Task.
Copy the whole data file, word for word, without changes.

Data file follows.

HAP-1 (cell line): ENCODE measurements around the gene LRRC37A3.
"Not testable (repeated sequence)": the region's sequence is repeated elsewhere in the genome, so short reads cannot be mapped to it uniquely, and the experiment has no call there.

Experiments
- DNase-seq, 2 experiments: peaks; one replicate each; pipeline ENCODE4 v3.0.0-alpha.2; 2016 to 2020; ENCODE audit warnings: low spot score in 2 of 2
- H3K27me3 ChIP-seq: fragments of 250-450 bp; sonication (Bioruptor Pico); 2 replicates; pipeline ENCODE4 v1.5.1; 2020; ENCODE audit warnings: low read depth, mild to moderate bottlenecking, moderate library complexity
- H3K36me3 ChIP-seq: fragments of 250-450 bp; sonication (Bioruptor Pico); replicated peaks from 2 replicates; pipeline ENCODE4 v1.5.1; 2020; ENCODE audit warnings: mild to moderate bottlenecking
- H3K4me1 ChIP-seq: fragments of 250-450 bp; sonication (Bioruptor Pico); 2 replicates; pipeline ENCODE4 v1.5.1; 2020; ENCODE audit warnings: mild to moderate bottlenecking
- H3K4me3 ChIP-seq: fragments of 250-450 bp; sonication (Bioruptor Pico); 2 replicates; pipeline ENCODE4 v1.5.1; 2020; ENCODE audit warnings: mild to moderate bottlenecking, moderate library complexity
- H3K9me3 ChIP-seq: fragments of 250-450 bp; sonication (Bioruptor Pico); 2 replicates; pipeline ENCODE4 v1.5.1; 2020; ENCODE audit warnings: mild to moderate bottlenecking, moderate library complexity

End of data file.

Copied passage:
HAP-1 (cell line): ENCODE measurements around the gene LRRC37A3.
"Not testable (repeated sequence)": the region's sequence is repeated elsewhere in the genome, so short reads cannot be mapped to it uniquely, and the experiment has no call there.

Experiments
- DNase-seq, 2 experiments: peaks; one replicate each; pipeline ENCODE4 v3.0.0-alpha.2; 2016 to 2020; ENCODE audit warnings: low spot score in 2 of 2
- H3K27me3 ChIP-seq: fragments of 250-450 bp; sonication (Bioruptor Pico); 2 replicates; pipeline ENCODE4 v1.5.1; 2020; ENCODE audit warnings: low read depth, mild to moderate bottlenecking, moderate library complexity
- H3K36me3 ChIP-seq: fragments of 250-450 bp; sonication (Bioruptor Pico); replicated peaks from 2 replicates; pipeline ENCODE4 v1.5.1; 2020; ENCODE audit warnings: mild to moderate bottlenecking
- H3K4me1 ChIP-seq: fragments of 250-450 bp; sonication (Bioruptor Pico); 2 replicates; pipeline ENCODE4 v1.5.1; 2020; ENCODE audit warnings: mild to moderate bottlenecking
- H3K4me3 ChIP-seq: fragments of 250-450 bp; sonication (Bioruptor Pico); 2 replicates; pipeline ENCODE4 v1.5.1; 2020; ENCODE audit warnings: mild to moderate bottlenecking, moderate library complexity
- H3K9me3 ChIP-seq: fragments of 250-450 bp; sonication (Bioruptor Pico); 2 replicates; pipeline ENCODE4 v1.5.1; 2020; ENCODE audit warnings: mild to moderate bottlenecking, moderate library complexity